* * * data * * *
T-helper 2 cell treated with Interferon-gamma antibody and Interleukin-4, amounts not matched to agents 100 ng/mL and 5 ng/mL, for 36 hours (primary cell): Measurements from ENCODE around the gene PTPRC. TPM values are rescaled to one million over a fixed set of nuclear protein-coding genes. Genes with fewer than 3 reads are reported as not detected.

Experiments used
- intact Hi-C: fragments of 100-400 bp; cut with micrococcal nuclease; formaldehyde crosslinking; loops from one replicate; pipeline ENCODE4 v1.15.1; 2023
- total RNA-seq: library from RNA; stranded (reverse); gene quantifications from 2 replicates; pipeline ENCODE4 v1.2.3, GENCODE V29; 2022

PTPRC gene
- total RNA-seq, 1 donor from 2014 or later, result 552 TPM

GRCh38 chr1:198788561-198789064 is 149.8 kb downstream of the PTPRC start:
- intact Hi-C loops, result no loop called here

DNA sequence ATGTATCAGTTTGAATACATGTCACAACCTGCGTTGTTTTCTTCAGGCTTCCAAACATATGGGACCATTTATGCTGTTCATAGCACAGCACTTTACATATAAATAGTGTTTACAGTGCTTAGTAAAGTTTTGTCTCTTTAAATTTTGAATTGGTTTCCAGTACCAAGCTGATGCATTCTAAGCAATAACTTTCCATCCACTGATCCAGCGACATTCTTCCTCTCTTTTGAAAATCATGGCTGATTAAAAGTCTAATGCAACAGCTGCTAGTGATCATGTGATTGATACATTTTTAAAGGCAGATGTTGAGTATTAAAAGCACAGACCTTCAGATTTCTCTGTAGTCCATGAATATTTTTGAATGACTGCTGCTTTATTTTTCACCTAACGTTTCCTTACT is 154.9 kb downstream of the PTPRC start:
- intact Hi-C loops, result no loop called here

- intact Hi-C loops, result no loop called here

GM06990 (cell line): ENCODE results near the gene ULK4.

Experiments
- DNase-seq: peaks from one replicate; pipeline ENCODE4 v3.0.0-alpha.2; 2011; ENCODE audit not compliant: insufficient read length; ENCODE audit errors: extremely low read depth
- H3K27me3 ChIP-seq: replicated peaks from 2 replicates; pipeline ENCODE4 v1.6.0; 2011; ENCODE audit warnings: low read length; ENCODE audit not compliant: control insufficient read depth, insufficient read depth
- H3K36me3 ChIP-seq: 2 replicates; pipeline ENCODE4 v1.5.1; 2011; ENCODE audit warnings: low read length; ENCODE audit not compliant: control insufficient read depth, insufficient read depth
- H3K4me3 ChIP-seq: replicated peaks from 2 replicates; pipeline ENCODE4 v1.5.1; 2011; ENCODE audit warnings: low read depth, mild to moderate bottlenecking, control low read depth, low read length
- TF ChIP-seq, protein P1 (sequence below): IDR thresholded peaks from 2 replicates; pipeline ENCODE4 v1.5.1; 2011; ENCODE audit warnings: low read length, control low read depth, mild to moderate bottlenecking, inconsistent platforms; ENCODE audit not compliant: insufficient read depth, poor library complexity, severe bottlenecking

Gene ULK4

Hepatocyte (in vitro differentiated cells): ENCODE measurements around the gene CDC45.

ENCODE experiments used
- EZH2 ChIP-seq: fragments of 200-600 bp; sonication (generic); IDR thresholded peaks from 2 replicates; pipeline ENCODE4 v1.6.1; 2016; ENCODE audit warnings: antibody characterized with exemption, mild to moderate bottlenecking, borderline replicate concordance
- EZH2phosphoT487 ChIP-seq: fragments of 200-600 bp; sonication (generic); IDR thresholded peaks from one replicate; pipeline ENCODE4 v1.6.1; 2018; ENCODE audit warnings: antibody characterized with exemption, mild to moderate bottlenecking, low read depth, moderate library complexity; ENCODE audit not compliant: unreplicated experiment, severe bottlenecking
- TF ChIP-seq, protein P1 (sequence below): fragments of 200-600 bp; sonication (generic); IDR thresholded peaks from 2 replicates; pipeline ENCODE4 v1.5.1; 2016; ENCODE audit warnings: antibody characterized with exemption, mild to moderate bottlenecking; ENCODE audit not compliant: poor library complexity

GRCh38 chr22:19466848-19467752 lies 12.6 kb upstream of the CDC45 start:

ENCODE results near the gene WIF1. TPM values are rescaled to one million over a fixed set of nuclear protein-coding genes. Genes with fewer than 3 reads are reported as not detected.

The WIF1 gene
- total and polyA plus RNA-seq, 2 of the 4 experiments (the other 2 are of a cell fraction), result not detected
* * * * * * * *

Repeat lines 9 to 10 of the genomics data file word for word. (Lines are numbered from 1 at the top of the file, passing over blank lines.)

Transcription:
DNA sequence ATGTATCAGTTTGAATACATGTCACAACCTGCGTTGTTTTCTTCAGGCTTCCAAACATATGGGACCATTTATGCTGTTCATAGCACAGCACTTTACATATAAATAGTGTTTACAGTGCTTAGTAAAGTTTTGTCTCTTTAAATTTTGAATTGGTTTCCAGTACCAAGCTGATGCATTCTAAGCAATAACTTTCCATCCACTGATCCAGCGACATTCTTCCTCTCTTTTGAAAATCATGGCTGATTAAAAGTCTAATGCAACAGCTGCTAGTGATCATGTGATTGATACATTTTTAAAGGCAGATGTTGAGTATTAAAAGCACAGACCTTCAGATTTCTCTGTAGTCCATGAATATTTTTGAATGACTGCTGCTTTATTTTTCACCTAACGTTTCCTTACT is 154.9 kb downstream of the PTPRC start:
- intact Hi-C loops, result no loop called here